13 Symbols All elements have their own unique symbol. It can consist of a single capital letter, or a capital letter and one or two lower case letters.

14 Common Elements and Symbols

15 Key to the Periodic Table Elements are organized on the table according to their atomic number, usually found near the top of the square. The atomic number refers to how many protons an atom of that element has. For instance, hydrogen has 1 proton, so it’s atomic number is 1. The atomic number is unique to that element. No two elements have the same atomic number.

16 What’s in a square? Different periodic tables can include various bits of information, but usually: atomic number symbol atomic mass number of valence electrons state of matter at room temperature.

17 Atomic Number This refers to how many protons an atom of that element has. No two elements, have the same number of protons. Wave Model

18 Atomic Mass Atomic Mass refers to the “weight” of the atom. It is derived at by adding the number of protons with the number of neutrons. H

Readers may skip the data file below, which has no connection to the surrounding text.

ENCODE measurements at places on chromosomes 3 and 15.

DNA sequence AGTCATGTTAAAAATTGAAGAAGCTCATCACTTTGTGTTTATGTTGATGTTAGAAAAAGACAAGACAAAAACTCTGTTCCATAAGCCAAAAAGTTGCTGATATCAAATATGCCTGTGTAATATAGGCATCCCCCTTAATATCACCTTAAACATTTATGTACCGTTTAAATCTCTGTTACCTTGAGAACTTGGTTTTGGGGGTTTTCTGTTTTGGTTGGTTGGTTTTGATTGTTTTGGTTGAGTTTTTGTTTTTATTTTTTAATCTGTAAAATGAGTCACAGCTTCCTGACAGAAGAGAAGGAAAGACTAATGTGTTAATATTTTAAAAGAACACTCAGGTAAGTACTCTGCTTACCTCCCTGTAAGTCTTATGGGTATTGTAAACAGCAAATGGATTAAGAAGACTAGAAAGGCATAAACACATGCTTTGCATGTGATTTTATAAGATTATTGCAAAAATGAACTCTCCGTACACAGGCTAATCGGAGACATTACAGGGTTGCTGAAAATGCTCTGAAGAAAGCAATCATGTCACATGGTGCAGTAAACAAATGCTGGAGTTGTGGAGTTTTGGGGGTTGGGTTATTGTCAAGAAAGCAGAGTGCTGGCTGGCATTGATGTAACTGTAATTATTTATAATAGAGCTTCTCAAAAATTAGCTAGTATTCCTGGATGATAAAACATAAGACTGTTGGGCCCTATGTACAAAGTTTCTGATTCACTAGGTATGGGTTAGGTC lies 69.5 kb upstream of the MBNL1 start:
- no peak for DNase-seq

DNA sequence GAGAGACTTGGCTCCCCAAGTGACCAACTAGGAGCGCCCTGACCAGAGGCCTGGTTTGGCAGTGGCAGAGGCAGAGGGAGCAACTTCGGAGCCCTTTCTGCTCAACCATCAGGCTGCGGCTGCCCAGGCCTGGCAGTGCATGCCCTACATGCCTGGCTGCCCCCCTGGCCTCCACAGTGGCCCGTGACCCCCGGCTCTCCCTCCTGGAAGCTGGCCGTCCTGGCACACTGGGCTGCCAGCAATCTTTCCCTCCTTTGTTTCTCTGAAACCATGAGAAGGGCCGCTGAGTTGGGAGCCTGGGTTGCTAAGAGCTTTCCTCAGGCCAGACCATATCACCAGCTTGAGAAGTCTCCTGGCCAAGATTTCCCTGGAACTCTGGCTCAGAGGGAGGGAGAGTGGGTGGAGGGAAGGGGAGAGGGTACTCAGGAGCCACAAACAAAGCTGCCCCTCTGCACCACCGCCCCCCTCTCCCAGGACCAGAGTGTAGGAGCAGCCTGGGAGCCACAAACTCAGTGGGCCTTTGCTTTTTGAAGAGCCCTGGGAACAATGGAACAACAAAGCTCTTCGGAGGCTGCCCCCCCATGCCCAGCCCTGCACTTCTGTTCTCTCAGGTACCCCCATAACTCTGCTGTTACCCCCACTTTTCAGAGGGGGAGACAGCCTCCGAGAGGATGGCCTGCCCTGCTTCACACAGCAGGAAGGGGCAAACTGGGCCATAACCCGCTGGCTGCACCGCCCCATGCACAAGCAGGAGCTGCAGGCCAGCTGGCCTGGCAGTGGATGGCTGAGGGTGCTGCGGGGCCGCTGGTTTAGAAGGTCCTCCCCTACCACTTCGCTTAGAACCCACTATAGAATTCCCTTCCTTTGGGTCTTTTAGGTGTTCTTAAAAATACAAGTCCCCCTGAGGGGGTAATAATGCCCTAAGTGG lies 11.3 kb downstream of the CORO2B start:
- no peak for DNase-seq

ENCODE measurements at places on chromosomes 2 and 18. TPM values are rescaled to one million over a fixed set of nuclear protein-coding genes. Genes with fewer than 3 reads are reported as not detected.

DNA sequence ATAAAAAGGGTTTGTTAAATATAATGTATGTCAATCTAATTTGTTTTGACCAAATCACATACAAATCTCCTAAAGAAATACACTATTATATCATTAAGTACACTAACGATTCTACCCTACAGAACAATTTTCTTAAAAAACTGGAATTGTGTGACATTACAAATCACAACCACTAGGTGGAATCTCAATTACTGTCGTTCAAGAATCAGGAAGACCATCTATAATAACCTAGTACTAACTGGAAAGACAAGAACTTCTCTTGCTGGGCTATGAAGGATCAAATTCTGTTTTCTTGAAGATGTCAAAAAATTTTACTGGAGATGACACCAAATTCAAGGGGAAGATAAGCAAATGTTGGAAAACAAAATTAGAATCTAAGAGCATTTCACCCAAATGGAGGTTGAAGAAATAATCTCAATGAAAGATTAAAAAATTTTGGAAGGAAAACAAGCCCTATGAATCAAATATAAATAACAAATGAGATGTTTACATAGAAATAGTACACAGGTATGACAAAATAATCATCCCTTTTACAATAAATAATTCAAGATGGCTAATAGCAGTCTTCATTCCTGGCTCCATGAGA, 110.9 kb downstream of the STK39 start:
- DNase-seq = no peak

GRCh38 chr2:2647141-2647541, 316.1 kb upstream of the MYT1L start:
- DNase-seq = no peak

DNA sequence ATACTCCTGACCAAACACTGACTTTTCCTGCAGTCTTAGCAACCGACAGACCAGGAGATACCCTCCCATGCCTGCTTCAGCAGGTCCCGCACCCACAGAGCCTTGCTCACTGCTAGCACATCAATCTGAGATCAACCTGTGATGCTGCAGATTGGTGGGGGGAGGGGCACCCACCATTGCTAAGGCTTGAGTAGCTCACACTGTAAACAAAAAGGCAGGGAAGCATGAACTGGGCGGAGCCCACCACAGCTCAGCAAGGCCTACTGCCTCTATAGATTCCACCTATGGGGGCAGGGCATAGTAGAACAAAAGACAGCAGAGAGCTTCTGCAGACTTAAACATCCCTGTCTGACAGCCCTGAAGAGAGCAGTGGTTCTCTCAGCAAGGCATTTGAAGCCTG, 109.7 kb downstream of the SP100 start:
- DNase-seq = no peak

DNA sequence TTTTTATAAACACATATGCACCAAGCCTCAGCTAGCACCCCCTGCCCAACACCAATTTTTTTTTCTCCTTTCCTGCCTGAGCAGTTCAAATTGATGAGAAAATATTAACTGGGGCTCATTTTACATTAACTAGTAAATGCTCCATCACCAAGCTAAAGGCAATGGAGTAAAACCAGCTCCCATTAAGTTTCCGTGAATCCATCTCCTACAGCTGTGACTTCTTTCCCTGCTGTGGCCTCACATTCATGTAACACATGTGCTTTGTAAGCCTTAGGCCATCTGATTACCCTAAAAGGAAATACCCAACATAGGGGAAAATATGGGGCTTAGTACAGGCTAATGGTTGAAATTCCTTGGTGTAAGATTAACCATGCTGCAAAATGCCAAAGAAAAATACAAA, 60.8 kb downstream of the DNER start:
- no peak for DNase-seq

20 Atomic Mass and Isotopes Some atoms have more or less neutrons than protons. These are called isotopes. An atomic mass number with a decimal is the total of the number of protons plus the average number of neutrons. When written in this format, the top number is the mass number and the bottom number would be the atomic number. (because the atomic number does not change, it may not always be included.)


22 Section 4.3 How Atoms Differ Key Concepts The atomic number of an atom is given by its number of protons. The mass number of an atom is the sum of its neutrons and protons. atomic number = number of protons = number of electrons mass number = atomic number + number of neutrons Atoms of the same element with different numbers of neutrons are called isotopes. The atomic mass of an element is a weighted average of the masses of all of its naturally occurring isotopes.